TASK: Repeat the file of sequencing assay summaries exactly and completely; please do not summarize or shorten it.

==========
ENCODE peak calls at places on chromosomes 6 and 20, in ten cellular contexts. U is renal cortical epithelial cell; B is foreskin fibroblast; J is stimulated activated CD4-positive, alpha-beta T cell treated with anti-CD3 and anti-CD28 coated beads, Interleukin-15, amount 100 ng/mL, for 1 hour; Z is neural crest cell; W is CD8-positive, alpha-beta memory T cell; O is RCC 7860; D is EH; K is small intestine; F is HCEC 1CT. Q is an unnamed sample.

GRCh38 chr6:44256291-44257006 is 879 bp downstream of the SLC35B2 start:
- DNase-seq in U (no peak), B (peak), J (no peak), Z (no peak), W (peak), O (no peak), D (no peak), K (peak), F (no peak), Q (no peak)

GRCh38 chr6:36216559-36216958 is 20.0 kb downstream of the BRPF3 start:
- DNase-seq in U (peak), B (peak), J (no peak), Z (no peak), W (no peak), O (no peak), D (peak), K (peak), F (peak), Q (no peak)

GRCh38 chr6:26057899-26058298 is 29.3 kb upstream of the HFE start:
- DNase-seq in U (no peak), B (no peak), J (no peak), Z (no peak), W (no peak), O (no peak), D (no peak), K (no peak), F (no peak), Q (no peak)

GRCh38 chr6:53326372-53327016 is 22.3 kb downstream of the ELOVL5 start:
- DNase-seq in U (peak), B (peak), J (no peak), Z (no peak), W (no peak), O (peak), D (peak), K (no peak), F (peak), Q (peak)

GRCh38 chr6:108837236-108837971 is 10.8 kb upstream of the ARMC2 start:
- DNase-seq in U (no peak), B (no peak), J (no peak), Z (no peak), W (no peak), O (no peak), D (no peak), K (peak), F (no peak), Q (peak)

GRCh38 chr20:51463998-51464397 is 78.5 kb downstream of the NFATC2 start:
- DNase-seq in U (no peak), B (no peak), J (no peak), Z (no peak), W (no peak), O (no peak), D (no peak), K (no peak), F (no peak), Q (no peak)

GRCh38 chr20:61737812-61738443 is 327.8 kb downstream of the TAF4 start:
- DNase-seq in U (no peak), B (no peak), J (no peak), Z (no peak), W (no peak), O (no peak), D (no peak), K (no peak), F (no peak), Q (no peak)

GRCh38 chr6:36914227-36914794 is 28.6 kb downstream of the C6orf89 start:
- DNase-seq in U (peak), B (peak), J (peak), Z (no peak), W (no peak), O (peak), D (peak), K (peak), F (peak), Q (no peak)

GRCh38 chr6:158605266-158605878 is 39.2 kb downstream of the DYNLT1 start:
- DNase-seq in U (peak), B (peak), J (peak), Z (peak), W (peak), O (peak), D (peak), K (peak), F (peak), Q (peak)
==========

ENCODE peak calls at places on chromosomes 6 and 20, in ten cellular contexts. U is renal cortical epithelial cell; B is foreskin fibroblast; J is stimulated activated CD4-positive, alpha-beta T cell treated with anti-CD3 and anti-CD28 coated beads, Interleukin-15, amount 100 ng/mL, for 1 hour; Z is neural crest cell; W is CD8-positive, alpha-beta memory T cell; O is RCC 7860; D is EH; K is small intestine; F is HCEC 1CT. Q is an unnamed sample.

GRCh38 chr6:44256291-44257006 is 879 bp downstream of the SLC35B2 start:
- DNase-seq in U (no peak), B (peak), J (no peak), Z (no peak), W (peak), O (no peak), D (no peak), K (peak), F (no peak), Q (no peak)

GRCh38 chr6:36216559-36216958 is 20.0 kb downstream of the BRPF3 start:
- DNase-seq in U (peak), B (peak), J (no peak), Z (no peak), W (no peak), O (no peak), D (peak), K (peak), F (peak), Q (no peak)

GRCh38 chr6:26057899-26058298 is 29.3 kb upstream of the HFE start:
- DNase-seq in U (no peak), B (no peak), J (no peak), Z (no peak), W (no peak), O (no peak), D (no peak), K (no peak), F (no peak), Q (no peak)

GRCh38 chr6:53326372-53327016 is 22.3 kb downstream of the ELOVL5 start:
- DNase-seq in U (peak), B (peak), J (no peak), Z (no peak), W (no peak), O (peak), D (peak), K (no peak), F (peak), Q (peak)

GRCh38 chr6:108837236-108837971 is 10.8 kb upstream of the ARMC2 start:
- DNase-seq in U (no peak), B (no peak), J (no peak), Z (no peak), W (no peak), O (no peak), D (no peak), K (peak), F (no peak), Q (peak)

GRCh38 chr20:51463998-51464397 is 78.5 kb downstream of the NFATC2 start:
- DNase-seq in U (no peak), B (no peak), J (no peak), Z (no peak), W (no peak), O (no peak), D (no peak), K (no peak), F (no peak), Q (no peak)

GRCh38 chr20:61737812-61738443 is 327.8 kb downstream of the TAF4 start:
- DNase-seq in U (no peak), B (no peak), J (no peak), Z (no peak), W (no peak), O (no peak), D (no peak), K (no peak), F (no peak), Q (no peak)

GRCh38 chr6:36914227-36914794 is 28.6 kb downstream of the C6orf89 start:
- DNase-seq in U (peak), B (peak), J (peak), Z (no peak), W (no peak), O (peak), D (peak), K (peak), F (peak), Q (no peak)

GRCh38 chr6:158605266-158605878 is 39.2 kb downstream of the DYNLT1 start:
- DNase-seq in U (peak), B (peak), J (peak), Z (peak), W (peak), O (peak), D (peak), K (peak), F (peak), Q (peak)